A project log for Precision current generator

A useful tool that injects small currents into your circuits, below the range of your usual lab PSU

Yann Guidon / YGDES 07/18/2018 at 17:540 Comments

Jim made a simulation on the online interactive simulator falstad, available there : http://tinyurl.com/ycj63egd

I've tweaked it a little (I display more values) :

```\$ 1 0.000005 7.619785657297057 65 5 50
t 224 240 176 240 0 -1 0.6771607865907852 -0.5873050244463638 500
t 256 272 304 272 0 -1 1.8738439949380101 -0.6771607865907852 500
r 176 304 176 400 0 10000
v 80 288 80 192 0 0 40 9 0 0 0.5
w 176 304 176 272 3
w 176 272 176 256 0
w 176 224 176 32 1
w 176 32 80 32 0
w 80 32 80 192 0
w 80 288 80 400 0
w 80 400 176 400 3
w 176 400 304 400 0
w 304 336 304 288 3
w 304 240 224 240 1
174 304 128 352 48 0 5000 0.9950000000000001 Resistance
w 176 32 304 32 2
w 304 256 304 240 0
w 304 240 304 208 2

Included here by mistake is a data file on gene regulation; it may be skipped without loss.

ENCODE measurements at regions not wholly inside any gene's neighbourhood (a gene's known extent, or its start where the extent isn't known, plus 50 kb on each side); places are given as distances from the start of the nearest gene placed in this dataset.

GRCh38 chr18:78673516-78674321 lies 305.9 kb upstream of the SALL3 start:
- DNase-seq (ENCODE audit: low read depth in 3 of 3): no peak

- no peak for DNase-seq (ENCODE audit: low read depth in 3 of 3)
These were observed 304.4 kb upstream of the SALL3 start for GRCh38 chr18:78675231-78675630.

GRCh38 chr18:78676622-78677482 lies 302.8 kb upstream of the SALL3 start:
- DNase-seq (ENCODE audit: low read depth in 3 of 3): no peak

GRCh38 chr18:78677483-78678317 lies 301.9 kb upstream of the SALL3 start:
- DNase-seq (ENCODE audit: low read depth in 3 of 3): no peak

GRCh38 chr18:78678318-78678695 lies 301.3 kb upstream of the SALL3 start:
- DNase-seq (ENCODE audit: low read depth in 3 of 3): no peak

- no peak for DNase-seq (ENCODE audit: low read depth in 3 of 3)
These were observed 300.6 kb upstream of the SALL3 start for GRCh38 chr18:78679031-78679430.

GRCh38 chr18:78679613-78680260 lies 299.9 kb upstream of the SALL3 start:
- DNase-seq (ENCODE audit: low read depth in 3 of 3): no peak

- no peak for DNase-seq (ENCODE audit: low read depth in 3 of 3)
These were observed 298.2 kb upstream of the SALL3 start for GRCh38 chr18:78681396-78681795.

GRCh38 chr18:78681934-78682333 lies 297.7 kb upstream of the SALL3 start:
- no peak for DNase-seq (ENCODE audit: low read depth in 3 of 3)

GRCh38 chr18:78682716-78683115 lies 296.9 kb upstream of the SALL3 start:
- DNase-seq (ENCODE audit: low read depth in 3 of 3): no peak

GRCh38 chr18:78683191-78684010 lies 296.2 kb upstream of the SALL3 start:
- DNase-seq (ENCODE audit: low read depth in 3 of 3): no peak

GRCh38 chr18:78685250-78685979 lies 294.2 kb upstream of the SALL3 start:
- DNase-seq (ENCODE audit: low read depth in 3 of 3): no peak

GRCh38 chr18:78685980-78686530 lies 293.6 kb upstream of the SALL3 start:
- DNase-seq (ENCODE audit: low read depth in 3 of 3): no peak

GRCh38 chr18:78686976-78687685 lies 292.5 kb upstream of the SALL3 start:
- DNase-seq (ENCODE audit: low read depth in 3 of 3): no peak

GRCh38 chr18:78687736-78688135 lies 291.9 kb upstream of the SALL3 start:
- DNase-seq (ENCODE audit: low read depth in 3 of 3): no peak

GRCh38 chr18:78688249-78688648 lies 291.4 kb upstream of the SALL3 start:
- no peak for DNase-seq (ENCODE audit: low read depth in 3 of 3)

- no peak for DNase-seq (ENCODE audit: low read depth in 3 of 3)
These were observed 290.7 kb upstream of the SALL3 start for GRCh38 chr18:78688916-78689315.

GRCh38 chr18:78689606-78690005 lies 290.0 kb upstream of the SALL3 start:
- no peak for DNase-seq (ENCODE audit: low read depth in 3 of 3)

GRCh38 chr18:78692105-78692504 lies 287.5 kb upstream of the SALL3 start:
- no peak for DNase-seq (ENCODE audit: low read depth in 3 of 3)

w 304 128 336 128 0
w 352 80 352 128 0
w 352 128 336 128 0
w 256 272 176 272 1
w 304 128 304 208 1
r 304 336 304 400 0 250
```

The simulation is really useful and interesting:

For example the current through the 10K resistor varies very little, hence the voltage across it. That means that it could be increased easily.

The base current of the feedback transistor is very small, which explains the 0.6V across the potentiometer. This current is still above the range of the generator (220K limits to 5µA) but it could limit this value or affect the linearity of the circuit.

The base current of the pass transistor can be even lower !

The base voltage of the feedback transistor is almost fixed to 0,589V, it's pretty amazing (almost like a constant voltage generator, it's good to know !)

Thanks again @Jim!

Some tweaks show that the fixed resistor R1 can be increased to 100K in my case, with a bit of headroom. It's too late now but this would reduce the quiescent current...

However the feedback transistor is starved and its Vbe drops to 510mV...